I really think that Jasper Fforde has forgotten more about English language and literature than most of us will ever know. The humor and wit in his books is awesome. I would love to do a Being John Malkovich in his brain, I can only imagine what goes on in there. Ok, enough of my fangirl gushing, but really, read something of his already!
I had previously read The Eyre Affair, and indeed the whole Thursday Next series, except the most recent release. I am re-reading the series to get a refresher before I dive into the latest book.
I believe that any book that makes you want to learn more, and can make you laugh out loud, is pretty much perfection. I just finished a re-read of Jane Eyre before starting into Thursday Next, and I am glad I did. Having those passages from Jane Eyre fresh in my mind and seeing how it is completely conceivable that Thursday Next could have been hiding out backstage, so to speak, was a lot of fun.
The Eyre Affair takes place in England in the 1980’s, but not our 1980’s. Thursday Next lives in an alternate version of history. The Crimean War is still going on, airships are the travel of choice, and cloned dodos are popular pets. Thursday works for the Special Operations unit in SO-27. In this alternate England, people take literature very seriously. Acolytes of poets Milton and Byron get into fights in the streets, and there are some serious debates about who actually wrote Shakespeare’s plays.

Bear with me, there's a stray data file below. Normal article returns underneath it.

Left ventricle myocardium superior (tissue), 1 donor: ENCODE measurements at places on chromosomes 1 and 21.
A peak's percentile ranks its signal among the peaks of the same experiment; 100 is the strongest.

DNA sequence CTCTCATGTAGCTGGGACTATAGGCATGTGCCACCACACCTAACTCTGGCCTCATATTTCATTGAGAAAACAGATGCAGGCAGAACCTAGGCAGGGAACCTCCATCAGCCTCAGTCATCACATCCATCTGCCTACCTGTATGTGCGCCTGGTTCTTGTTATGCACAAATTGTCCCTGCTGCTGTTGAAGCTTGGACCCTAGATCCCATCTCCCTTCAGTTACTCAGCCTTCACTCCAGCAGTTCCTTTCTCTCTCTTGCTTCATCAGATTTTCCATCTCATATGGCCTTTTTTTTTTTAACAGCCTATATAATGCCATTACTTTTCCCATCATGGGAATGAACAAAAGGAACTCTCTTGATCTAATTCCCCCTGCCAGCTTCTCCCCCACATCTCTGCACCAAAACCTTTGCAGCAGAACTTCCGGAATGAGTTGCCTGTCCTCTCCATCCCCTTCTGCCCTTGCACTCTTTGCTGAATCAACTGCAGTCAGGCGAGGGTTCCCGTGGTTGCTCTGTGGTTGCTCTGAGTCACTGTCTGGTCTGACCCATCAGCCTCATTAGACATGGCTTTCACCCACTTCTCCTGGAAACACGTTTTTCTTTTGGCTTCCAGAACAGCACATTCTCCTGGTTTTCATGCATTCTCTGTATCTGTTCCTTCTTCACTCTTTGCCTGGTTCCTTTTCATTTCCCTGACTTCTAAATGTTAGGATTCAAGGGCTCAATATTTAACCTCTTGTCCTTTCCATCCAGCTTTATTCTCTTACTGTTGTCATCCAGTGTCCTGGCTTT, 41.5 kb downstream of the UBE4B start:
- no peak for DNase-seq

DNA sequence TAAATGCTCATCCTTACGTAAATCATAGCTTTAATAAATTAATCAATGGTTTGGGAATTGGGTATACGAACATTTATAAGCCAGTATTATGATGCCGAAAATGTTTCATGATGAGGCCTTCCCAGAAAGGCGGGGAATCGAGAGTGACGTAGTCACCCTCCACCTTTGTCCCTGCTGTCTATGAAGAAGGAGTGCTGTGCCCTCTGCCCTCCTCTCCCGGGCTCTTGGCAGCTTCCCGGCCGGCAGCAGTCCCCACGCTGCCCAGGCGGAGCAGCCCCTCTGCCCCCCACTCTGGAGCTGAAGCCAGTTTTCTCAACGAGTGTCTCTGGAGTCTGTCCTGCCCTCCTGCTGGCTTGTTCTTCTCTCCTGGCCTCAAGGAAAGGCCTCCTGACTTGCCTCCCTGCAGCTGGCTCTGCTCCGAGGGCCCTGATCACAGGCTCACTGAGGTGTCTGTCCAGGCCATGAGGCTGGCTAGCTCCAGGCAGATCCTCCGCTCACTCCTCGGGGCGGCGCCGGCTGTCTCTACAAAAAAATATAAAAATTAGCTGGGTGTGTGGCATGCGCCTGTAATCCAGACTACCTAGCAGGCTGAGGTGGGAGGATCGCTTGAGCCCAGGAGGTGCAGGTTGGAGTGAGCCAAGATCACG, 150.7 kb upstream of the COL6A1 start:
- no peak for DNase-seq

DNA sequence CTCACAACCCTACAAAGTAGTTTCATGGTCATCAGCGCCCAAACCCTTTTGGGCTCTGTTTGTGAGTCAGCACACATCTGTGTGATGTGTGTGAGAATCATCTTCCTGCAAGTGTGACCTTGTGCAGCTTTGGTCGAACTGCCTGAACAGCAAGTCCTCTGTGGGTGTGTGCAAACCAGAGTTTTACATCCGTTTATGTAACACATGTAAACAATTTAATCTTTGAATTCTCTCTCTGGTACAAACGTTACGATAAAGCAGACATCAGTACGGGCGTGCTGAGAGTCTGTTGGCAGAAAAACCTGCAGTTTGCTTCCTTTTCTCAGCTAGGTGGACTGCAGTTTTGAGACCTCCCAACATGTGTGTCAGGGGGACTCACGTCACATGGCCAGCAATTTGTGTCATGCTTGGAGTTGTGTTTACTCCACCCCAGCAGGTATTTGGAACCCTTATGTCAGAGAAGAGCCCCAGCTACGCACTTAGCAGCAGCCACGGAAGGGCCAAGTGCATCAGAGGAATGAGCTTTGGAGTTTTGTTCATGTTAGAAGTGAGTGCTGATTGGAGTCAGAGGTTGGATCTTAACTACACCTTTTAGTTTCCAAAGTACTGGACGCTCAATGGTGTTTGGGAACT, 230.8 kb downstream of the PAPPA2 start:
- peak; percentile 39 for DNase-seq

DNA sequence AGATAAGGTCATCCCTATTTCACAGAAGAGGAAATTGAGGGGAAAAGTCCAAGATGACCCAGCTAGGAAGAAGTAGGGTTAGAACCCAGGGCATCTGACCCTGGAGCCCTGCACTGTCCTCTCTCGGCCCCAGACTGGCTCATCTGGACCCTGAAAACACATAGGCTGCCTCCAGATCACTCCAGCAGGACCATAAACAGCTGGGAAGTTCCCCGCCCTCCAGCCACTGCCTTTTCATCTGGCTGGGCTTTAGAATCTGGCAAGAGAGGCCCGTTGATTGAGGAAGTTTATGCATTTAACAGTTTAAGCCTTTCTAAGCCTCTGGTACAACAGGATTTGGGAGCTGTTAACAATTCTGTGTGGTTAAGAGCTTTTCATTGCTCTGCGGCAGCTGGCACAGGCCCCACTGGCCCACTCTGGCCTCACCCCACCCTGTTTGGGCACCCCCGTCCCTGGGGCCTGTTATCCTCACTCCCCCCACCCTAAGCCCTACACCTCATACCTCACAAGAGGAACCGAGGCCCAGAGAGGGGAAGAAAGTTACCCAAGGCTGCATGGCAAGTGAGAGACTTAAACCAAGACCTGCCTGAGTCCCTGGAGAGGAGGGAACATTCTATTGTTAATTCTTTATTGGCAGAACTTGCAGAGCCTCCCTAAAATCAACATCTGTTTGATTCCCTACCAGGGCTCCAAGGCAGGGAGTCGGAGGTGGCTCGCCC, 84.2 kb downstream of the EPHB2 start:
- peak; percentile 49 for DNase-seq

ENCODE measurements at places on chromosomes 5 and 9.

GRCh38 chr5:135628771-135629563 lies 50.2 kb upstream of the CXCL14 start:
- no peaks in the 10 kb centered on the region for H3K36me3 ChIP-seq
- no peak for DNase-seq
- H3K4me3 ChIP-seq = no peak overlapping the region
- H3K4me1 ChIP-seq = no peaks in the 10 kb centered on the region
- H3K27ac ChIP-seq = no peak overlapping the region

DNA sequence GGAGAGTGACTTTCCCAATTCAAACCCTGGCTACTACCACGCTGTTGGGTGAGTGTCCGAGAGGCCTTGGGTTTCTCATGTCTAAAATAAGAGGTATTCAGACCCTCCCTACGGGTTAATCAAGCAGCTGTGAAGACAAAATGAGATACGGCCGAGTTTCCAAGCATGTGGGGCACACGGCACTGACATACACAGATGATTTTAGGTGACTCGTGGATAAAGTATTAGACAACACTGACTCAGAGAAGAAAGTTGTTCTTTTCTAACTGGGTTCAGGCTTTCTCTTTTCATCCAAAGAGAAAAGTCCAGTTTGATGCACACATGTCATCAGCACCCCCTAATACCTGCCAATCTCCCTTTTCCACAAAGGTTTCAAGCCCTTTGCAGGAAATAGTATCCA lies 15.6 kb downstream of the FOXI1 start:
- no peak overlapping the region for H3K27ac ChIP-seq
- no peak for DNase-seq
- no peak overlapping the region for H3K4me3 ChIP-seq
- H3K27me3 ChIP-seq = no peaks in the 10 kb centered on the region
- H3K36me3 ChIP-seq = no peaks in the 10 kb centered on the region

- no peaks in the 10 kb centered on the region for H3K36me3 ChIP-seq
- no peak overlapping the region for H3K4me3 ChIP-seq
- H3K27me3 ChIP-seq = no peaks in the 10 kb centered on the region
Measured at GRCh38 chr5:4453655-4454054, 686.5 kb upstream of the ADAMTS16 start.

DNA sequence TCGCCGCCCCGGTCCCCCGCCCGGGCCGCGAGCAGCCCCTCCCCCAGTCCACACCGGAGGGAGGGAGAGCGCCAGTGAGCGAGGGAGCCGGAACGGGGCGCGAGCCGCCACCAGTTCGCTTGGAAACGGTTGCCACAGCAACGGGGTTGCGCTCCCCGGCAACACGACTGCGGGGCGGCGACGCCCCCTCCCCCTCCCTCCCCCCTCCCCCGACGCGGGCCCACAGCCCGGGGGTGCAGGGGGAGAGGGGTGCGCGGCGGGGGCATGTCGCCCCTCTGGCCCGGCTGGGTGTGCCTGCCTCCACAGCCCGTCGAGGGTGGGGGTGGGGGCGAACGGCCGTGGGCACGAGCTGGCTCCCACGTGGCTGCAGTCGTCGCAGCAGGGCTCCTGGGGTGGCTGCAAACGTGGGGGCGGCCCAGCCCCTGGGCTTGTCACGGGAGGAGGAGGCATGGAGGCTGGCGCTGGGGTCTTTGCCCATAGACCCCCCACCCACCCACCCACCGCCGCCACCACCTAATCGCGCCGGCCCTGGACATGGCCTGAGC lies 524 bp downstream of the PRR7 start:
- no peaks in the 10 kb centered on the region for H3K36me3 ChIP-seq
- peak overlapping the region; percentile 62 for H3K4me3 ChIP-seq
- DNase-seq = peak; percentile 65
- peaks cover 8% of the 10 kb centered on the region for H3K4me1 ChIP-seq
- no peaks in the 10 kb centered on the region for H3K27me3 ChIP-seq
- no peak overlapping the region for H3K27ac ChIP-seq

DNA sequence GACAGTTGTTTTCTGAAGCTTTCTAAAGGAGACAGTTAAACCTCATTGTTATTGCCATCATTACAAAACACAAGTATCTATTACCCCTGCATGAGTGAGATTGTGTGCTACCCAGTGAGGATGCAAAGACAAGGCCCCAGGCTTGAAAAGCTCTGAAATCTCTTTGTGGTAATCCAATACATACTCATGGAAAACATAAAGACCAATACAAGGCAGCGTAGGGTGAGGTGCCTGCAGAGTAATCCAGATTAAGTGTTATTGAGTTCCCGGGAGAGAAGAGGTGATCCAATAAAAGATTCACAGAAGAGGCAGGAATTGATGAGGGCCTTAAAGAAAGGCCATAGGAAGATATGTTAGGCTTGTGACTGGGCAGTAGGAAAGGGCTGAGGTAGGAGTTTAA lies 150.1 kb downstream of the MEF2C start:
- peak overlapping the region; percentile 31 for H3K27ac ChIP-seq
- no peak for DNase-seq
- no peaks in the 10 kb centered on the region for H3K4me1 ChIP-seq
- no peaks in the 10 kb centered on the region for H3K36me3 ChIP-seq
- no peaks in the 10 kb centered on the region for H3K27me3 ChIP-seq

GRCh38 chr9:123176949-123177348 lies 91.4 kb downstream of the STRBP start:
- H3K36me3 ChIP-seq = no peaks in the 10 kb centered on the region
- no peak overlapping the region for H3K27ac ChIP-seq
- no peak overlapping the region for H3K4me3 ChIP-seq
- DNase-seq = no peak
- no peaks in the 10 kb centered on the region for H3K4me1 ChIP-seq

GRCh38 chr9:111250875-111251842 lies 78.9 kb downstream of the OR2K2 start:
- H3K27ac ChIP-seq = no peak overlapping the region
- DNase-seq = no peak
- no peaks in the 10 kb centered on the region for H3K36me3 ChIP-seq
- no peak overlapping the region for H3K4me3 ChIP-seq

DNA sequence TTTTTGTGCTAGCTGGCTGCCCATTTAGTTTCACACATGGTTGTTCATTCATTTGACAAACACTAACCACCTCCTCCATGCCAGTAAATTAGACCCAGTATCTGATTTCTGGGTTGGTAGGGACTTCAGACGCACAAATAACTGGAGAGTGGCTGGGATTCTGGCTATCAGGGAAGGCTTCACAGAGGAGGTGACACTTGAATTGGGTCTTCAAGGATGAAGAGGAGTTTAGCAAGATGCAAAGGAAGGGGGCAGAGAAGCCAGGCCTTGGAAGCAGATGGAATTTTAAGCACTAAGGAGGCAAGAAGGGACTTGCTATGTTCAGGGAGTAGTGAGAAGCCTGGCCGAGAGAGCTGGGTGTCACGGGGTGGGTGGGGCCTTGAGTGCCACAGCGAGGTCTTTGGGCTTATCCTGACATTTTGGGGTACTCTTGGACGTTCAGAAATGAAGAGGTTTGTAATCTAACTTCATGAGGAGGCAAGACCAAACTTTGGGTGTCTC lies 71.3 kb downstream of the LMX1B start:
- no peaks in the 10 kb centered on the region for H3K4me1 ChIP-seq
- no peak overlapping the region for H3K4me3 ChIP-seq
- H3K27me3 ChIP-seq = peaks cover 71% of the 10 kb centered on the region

Thursday gets called upon by a higher level Spec Ops unit to help them capture a most wanted criminal. Normally, Thursday is a desk jockey, but she is an ex-policewoman and a veteran of the Crimean War. She is also the only person they know of who has seen and can ID the man they are looking for. The operation goes very poorly, Thursday ends up taking a job back in her hometown of Swindon.
Thursday’s determination to track down the villain, Archeron Hades, leads her into the pages of Jane Eyre. Along the way we meet many characters, some of whom I think were named to facilitate a one-line joke at some point in the book. Thursday’s Dad is a time cop, who has apparently gone rogue and pops in from time to time to say hi, and check changes in the timeline. Thursday’s uncle is an absent-minded scientist, and her aunt becomes trapped in a poem. Thursday is also dealing with intrusions by the corporation, Goliath, they seem to control everything in England as a result of financing the rebuild after WWII.
The Eyre Affair is a wild ride, and the beginning of a series that only gets better. I will be the first to admit that sometimes I don’t feel smart enough, or well-read enough to get all the humor, but one of the beautiful things about these books is that it doesn’t matter. This story is great on multiple levels, it is a fun alternate history story, and I think the more of an Anglophile, or just lover of literature that you are, the more you get out of these books. If you’re nervous about jumping into Thursday Next, I would recommend starting with Jasper Fforde’s Nursery Crimes series: The Big Over Easy, and The Fourth Bear. Jack Spratt’s adventures have all the humor and wit, with more the more accessible references to nursery rhymes. Jasper Fforde also has a one-off book called Shades of Grey, which has an even stranger setting than Thursday Next, but not exactly alternate history.
I’ve already started on the second Thursday Next book, Lost in a Good Book. I’m going to give The Eyre Affair by Jasper Fforde, 1 bookmark.